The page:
World Feed – Graphics Packages

Pictures & Examples to follow.


  • Following the takeover of FOM by Liberty Media at the end of the 2016 season, a new black-on-red graphics package was introduced to FOM’s various feeds for the 2018 season, developed in part with Wieden+Kennedy.


  • For the 2015 season, up until the end of the 2018 season, FOM’s feeds switched to a new, “flatter”, no longer slanted, grey/sliver-hued graphics set, featuring more transparency.


  • For the 2010 season, up until the end of the 2014 season, FOM’s feeds switched to a new, slanted black graphics set, using the DIN font, albeit with a similar overall layout to the previous set.


  • For the 2009 season, the previous graphics set was given a bevelled, glossy pseudo-3D look.


  • From the 2004 season, up until the end of the 2008 season, the World Feed switched to a grey, white and red graphics set, developed by design agency DixonBaxi.
  • Notably, the lap counter was initially white text on a grey background, and in the top-right of the screen, before switching to the more familiar grey-text on a white background, in the centre of the screen, a couple of races into the 2004 season.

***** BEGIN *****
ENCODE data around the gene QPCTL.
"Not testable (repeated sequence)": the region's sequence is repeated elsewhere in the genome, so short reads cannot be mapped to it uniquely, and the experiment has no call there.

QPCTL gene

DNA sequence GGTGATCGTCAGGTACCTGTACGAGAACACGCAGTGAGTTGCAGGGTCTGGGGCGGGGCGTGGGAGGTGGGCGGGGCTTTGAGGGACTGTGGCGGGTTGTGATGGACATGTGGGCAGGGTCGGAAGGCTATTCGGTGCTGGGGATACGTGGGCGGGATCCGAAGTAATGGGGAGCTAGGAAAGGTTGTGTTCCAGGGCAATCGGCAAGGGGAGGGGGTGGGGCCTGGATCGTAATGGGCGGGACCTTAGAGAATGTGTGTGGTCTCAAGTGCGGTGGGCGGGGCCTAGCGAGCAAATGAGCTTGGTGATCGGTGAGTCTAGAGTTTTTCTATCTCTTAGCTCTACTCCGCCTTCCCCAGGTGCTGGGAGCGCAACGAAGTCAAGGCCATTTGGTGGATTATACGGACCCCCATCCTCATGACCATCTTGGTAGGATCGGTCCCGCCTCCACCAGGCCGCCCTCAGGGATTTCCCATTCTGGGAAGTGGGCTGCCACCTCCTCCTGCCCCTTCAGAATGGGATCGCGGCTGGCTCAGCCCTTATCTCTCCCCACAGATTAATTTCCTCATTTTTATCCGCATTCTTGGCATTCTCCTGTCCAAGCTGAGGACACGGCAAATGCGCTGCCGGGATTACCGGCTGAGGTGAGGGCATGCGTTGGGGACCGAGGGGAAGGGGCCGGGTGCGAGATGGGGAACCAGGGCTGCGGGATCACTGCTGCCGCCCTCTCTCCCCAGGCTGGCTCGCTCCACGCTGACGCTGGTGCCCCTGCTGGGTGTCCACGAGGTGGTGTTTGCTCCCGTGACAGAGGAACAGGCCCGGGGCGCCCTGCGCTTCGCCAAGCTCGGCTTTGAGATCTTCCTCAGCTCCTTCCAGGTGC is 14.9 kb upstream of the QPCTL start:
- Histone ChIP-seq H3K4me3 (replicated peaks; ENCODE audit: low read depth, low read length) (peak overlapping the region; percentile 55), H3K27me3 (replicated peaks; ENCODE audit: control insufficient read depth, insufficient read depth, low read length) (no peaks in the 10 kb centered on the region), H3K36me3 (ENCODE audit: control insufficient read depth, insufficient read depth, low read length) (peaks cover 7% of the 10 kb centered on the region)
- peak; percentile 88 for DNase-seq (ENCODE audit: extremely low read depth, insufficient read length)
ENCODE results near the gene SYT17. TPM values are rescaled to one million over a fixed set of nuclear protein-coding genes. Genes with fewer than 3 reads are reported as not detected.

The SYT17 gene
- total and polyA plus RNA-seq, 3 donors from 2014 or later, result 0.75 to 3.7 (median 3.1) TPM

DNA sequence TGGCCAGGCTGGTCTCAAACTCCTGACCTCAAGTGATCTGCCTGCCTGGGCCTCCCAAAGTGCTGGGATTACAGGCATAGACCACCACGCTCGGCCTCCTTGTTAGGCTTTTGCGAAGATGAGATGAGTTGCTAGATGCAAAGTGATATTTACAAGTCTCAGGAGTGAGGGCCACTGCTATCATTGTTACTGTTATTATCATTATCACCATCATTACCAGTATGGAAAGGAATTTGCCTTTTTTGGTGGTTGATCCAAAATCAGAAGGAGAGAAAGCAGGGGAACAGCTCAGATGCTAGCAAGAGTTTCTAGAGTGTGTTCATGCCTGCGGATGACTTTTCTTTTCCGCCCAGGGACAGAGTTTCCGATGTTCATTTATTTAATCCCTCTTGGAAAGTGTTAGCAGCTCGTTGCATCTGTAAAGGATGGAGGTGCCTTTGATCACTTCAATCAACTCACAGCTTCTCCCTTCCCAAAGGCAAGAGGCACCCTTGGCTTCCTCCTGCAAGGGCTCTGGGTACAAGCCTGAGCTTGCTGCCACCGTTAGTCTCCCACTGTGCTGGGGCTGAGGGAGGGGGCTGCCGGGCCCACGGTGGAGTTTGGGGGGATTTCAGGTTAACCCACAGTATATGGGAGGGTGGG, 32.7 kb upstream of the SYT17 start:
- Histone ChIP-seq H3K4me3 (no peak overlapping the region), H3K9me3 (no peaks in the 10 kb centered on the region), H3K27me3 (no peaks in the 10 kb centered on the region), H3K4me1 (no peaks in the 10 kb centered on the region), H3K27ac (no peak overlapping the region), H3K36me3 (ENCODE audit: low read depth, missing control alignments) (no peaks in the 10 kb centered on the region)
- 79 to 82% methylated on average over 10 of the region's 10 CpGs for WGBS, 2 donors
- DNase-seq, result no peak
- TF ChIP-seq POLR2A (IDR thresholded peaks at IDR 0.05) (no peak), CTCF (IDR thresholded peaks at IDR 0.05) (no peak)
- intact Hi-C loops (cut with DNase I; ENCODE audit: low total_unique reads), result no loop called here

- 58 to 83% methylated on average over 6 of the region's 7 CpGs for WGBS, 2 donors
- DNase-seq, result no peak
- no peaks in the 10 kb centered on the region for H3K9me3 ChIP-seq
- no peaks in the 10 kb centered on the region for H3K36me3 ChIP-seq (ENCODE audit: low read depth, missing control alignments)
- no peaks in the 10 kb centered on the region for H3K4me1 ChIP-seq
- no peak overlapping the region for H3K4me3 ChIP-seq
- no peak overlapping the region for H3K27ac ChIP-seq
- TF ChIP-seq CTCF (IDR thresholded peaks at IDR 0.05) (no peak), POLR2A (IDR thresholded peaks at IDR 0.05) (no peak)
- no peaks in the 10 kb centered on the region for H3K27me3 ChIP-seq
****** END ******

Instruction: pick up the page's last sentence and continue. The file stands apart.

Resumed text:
1999-2002 (F1 Digital+ only)

  • From the 1999 season, up until the closure of the service at the end of the 2002 season, F1 Digital+’s feeds switched to a bespoke blue and yellow graphics set.
  • These graphics were also used for the FOM-produced UK-exclusive additions to the F1Digital+ coverage for the 2002 season.


  • Starting from the 1994 season and continuing to the end of the 2003 season, the analogue, local-broadcaster produced World Feed now used a standard yellow-on-black graphics package at every race, designed especially for F1.


  • At certain races during the 1991 season, gradually progressing to all races in the 1993 season, the World Feed (at the time produced by local host broadcasters) began to use a common graphics package.
  • This appears to have been based on an EBU-produced package that was also used at various other sporting events (e.g. athletics tournaments) of the same era.